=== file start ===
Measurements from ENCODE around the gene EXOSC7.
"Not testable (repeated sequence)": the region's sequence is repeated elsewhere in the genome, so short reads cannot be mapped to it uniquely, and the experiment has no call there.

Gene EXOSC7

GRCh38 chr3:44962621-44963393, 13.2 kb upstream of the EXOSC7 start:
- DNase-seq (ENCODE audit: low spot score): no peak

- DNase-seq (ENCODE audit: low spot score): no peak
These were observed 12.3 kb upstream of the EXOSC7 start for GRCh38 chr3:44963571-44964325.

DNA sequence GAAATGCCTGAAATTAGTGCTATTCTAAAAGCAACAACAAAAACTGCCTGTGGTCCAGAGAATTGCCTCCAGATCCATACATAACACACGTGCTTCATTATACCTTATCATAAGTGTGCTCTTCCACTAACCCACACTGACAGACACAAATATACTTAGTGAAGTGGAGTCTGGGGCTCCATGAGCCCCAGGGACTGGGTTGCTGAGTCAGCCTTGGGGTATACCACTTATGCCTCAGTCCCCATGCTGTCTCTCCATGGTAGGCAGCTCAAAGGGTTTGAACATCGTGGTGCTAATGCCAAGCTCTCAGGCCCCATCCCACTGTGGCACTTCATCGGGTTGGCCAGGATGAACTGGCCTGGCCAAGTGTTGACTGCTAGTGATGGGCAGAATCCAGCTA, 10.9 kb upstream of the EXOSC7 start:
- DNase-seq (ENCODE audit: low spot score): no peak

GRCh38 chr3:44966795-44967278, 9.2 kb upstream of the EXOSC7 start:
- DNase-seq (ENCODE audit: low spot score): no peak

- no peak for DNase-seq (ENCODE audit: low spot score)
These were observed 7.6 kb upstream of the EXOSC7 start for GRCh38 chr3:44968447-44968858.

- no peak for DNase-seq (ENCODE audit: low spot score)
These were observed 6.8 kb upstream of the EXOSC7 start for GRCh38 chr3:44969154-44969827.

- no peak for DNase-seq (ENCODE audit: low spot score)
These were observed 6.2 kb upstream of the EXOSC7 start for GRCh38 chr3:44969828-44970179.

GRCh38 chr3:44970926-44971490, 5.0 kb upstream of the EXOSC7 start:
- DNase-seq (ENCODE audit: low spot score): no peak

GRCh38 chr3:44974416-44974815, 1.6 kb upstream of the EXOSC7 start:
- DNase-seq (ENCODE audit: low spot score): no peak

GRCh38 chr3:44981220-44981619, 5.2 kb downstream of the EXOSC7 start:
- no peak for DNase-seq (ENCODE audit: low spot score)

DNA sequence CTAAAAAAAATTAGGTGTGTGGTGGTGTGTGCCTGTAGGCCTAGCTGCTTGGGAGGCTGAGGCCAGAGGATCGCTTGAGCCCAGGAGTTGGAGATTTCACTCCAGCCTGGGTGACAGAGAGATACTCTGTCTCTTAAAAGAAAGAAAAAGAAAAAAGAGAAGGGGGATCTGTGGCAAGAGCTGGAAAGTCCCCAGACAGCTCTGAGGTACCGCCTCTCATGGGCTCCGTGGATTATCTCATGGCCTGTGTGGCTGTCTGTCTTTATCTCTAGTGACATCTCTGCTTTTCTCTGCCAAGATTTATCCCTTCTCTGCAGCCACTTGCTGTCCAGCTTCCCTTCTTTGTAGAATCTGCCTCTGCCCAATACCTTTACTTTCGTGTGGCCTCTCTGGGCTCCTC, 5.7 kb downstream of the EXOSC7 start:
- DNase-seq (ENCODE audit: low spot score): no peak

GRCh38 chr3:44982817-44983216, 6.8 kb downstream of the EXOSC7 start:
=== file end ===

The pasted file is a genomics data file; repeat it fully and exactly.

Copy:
Measurements from ENCODE around the gene EXOSC7.
"Not testable (repeated sequence)": the region's sequence is repeated elsewhere in the genome, so short reads cannot be mapped to it uniquely, and the experiment has no call there.

Gene EXOSC7

GRCh38 chr3:44962621-44963393, 13.2 kb upstream of the EXOSC7 start:
- DNase-seq (ENCODE audit: low spot score): no peak

- DNase-seq (ENCODE audit: low spot score): no peak
These were observed 12.3 kb upstream of the EXOSC7 start for GRCh38 chr3:44963571-44964325.

DNA sequence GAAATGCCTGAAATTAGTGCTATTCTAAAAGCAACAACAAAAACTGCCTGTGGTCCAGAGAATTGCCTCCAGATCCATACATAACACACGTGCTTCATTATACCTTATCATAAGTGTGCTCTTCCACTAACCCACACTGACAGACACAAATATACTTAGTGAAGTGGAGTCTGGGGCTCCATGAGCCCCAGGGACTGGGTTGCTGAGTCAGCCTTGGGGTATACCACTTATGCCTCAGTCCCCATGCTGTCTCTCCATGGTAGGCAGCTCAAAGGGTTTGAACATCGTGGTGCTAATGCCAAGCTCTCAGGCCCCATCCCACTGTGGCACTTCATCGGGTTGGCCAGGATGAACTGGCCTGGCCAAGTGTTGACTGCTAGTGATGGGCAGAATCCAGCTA, 10.9 kb upstream of the EXOSC7 start:
- DNase-seq (ENCODE audit: low spot score): no peak

GRCh38 chr3:44966795-44967278, 9.2 kb upstream of the EXOSC7 start:
- DNase-seq (ENCODE audit: low spot score): no peak

- no peak for DNase-seq (ENCODE audit: low spot score)
These were observed 7.6 kb upstream of the EXOSC7 start for GRCh38 chr3:44968447-44968858.

- no peak for DNase-seq (ENCODE audit: low spot score)
These were observed 6.8 kb upstream of the EXOSC7 start for GRCh38 chr3:44969154-44969827.

- no peak for DNase-seq (ENCODE audit: low spot score)
These were observed 6.2 kb upstream of the EXOSC7 start for GRCh38 chr3:44969828-44970179.

GRCh38 chr3:44970926-44971490, 5.0 kb upstream of the EXOSC7 start:
- DNase-seq (ENCODE audit: low spot score): no peak

GRCh38 chr3:44974416-44974815, 1.6 kb upstream of the EXOSC7 start:
- DNase-seq (ENCODE audit: low spot score): no peak

GRCh38 chr3:44981220-44981619, 5.2 kb downstream of the EXOSC7 start:
- no peak for DNase-seq (ENCODE audit: low spot score)

DNA sequence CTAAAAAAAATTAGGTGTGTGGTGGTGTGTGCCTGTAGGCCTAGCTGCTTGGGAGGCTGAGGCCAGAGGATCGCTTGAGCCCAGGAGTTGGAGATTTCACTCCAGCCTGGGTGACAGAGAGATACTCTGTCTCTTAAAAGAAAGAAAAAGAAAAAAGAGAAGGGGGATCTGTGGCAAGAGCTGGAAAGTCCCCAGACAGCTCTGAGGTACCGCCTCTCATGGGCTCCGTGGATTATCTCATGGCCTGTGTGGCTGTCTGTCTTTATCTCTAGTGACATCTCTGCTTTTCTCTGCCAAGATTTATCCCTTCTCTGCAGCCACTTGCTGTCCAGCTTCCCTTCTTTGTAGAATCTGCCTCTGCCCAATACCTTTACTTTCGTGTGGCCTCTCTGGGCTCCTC, 5.7 kb downstream of the EXOSC7 start:
- DNase-seq (ENCODE audit: low spot score): no peak

GRCh38 chr3:44982817-44983216, 6.8 kb downstream of the EXOSC7 start: